Our step-daughter-in-law has always been needy and constantly seeks attention.
She has the answer for everything, because she “knows and has done it all.”
Since she became pregnant, those traits have gone from bad to worse.
While at our place, she helps herself from the fridge and naps on the couch (where we’re watching TV), without asking if that’s acceptable.
We’ve put up with her bad manners to keep family harmony.
Recently, at our house, she wanted to see a particular TV show, while the rest of us wanted to watch something else.
She was offered a TV in another room but insisted on her choice.
We all ended up watching her program. We find this disrespectful, inconsiderate, and rude.
How do we prevent similar occurrences while still maintaining family peace?
The first answer is that you say, “Unfortunately, you’re outvoted.”
Then you get her a tray holding a pregnancy-friendly snack you know she’ll enjoy, walk her into the other TV room with it, and say you hope she enjoys her show.
But that’s been hard for you to do, not only because she’s rude, but also because any parent who calls their daughter-in-law their “step-daughter-in-law” already has some attitude towards her.
Truly, I do understand that her attention-seeking and know-it-all attitude are hard to take. But it’s connected to her knowing that she’s not fully accepted.
I suspect that this non-acceptance relates to the circumstances that brought her into your life:
A divorce or loss of one of her parents, re-marriage of the other, and becoming part of a family before welcome and trust were developed.
Well, my second answer is positive news that all this tension and rudeness can improve.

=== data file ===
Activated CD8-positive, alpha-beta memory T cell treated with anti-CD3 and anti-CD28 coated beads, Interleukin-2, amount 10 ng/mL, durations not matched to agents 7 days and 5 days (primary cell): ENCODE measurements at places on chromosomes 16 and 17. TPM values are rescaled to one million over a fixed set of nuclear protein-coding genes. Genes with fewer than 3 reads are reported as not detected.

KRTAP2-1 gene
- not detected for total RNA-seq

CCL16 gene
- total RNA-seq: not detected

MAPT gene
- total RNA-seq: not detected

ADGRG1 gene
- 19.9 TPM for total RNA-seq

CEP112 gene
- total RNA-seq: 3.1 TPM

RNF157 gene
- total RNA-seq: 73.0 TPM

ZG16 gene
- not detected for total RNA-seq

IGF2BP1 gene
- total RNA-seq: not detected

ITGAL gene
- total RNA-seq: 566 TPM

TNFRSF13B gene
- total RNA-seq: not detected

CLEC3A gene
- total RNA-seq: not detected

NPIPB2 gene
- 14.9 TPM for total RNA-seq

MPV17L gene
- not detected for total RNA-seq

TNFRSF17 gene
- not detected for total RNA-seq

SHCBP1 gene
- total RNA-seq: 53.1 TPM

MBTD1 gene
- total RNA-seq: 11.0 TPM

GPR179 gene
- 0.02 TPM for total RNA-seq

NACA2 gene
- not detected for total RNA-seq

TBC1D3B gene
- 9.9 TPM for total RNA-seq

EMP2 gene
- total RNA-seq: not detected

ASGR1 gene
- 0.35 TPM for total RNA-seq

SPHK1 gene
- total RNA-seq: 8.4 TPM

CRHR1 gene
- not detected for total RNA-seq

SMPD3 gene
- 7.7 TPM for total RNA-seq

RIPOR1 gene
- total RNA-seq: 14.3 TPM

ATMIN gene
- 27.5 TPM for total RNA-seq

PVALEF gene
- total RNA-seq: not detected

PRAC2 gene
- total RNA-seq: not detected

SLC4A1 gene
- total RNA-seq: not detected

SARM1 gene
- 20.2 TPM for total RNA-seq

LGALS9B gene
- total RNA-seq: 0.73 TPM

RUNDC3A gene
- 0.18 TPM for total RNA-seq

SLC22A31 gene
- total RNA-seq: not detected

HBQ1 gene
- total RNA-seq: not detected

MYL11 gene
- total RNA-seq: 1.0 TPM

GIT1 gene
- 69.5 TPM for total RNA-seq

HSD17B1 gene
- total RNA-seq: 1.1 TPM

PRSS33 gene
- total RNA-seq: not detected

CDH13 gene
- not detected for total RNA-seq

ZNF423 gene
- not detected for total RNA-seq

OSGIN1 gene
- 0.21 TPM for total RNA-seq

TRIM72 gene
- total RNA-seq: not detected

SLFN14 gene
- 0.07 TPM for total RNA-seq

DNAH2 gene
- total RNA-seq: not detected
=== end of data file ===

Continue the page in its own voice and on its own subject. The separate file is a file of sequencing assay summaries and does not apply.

A baby is the perfect opportunity for you as older, wiser parents to show that welcome she needs.
You’ve already had better intentions, trying to keep family harmony so far.
Keep doing that, with greater understanding and empathy. There’s a baby coming who’ll love you for it.
My mother separated from my father when I was 12, because of his controlling ways.
After their divorce, my father read up on psychology and spoke openly about the damaging effects of shame, having grown up in a shame-filled household.
He remarried a woman who embraced this way of thought.
Twenty years later, I see him scolding and shaming his wife with damaging criticisms and complaints.
He blames her for everything and tells her that she’s stupid, unproductive, doing everything wrong, etc.
I only see them occasionally, but it hurts to see, and makes others in the room uncomfortable.
My sister has brought it up to me, as she also disapproves of his behaviour toward his wife.
Is it within my right to stand up for her and point out to him when he’s out of line?
She doesn't do much defending of herself against him.
Talk to her privately first, asking if he’s ever physically abusive or threatening, since you don’t want to put her in worse danger.
If yes, discuss a plan with her for safety, instead of accepting his behaviour.
If she’s not fearful, then see him privately and tell him he’s reverted to being the “shaming” enemy he suffered when young and learned to abhor.
Insist that he have a medical and mental health check to see that there’s no condition that’s affected him.
If not, be blunt. You’ll not visit him again, but you’ll support his wife’s response, if he doesn’t make positive changes.
My husband witnessed a violent crime in progress, happening not far from where he stood.
He spoke to the police about it a day after the incident had passed, and the perpetrator had been caught and charged.
He’s told a few people about it, always very tersely, as he’d never before heard and seen weapons up close.
I’m worried about the possibility of his having Post-Traumatic Stress Disorder, but he dismisses my concerns.
Any dramatic event involving a life-and-death conflict is a trauma.
Some witnesses to violence may be able to see it as apart from themselves, but many others experience feelings of anxiety – whether right away or over time.
Encourage him to talk to a counsellor about this sooner rather than later, even if he feels he’s not been deeply affected.
If cost is an issue, the police or court system might provide access to a PTSD therapist.
Tip of the day:
Family harmony’s more reachable if you show welcome to the newcomers.